The search for a new CEO presents Target Corp. with a tricky paradox.

In recent years, shareholders have grown more agitated over the big compensation packages that CEOs of giant companies typically receive. Target itself nearly lost a say-on-pay vote last year, with only 52 percent of share­holders backing its policies.

But to attract the right person, analysts think Target may well have to offer its next leader an even better package than ousted CEO Gregg Steinhafel received. Many observers are hoping for an outsider who can breathe new energy into the retailing giant, which has struggled with declining U.S. sales, a botched launch into Canada and a high-profile data theft just before Christmas.

“When you have to do a turnaround, or you have a company that has issues, it can be more expensive to bring in a new CEO,” said Hillary Sale, a law professor at Washington University in St. Louis. “They have more leverage in those moments.”

Overall, CEO pay dropped in 2013 in Minnesota. A Star Tribune analysis shows that median CEO compensation around the state fell 16 percent in 2013 to $1.026 million, compared with $1.22 million in 2012.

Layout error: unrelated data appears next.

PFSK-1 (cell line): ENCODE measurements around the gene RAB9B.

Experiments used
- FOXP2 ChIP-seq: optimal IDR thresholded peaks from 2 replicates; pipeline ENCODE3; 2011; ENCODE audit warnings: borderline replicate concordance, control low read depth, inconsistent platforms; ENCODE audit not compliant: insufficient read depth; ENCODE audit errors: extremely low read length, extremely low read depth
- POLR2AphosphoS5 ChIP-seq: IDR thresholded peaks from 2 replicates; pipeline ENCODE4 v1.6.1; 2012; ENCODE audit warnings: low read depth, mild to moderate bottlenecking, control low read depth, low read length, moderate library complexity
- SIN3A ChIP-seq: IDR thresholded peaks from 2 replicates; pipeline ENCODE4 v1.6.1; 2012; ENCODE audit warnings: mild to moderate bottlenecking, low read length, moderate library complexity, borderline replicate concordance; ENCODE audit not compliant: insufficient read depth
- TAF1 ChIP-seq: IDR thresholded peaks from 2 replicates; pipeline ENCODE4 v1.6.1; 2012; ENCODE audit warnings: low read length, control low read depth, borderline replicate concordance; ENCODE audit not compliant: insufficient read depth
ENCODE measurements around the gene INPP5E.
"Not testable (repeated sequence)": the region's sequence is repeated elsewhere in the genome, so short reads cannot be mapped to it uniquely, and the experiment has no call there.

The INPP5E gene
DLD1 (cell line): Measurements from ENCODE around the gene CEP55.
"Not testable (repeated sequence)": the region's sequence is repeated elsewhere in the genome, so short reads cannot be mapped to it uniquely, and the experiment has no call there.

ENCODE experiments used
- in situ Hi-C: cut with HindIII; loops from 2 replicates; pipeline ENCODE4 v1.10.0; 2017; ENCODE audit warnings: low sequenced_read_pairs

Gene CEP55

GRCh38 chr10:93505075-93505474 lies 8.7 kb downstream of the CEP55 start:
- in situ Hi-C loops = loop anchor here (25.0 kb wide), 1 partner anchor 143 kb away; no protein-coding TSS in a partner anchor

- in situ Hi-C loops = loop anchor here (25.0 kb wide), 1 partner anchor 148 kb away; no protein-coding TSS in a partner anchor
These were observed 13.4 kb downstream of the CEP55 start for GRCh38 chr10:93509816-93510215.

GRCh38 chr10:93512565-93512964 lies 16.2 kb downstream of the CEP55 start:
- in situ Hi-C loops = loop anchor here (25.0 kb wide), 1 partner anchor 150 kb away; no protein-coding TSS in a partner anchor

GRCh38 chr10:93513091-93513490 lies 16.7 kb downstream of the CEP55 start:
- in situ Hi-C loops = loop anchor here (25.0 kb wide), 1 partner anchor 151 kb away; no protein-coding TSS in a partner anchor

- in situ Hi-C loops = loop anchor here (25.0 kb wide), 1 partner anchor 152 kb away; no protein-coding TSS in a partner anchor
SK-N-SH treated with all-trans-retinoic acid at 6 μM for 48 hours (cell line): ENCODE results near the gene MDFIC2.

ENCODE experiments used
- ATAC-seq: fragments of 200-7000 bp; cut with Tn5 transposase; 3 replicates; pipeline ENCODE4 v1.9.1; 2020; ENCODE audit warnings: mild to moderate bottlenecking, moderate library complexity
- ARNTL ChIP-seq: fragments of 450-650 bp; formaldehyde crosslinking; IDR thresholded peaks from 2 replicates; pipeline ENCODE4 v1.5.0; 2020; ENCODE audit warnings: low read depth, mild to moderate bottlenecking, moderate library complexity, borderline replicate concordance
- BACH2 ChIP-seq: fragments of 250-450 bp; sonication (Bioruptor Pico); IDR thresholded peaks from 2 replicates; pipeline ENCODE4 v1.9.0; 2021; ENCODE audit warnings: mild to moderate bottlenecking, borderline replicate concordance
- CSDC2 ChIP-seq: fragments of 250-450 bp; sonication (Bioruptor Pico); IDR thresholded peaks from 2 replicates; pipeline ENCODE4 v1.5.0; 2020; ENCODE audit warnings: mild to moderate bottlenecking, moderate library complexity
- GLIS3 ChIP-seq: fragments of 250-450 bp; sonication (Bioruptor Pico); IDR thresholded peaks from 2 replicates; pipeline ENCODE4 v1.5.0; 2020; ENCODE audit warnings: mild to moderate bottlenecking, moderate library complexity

But companies that bring in new leadership to address challenging situations face pressure to get the best talent in place. Often that talent comes from outside, and it costs a premium.

Brian Yarbrough, an analyst with Edward Jones, said Wall Street will be “very disappointed” if Target does not hire an outsider. “But any time you go outside,” he said, “you’re going to have to pay more than for an internal candidate — that’s a given.”

In order to lure Hubert Joly in 2012, Richfield-based Best Buy offered a total package that turned out to be worth $21.2 million, compared with the $7.1 million the ousted Brian Dunn was paid his final full year. The Plymouth company Proto Labs, which is trying to accelerate growth dramatically, hired an outside CEO, Victoria Holt, at nearly twice the salary of her predecessor.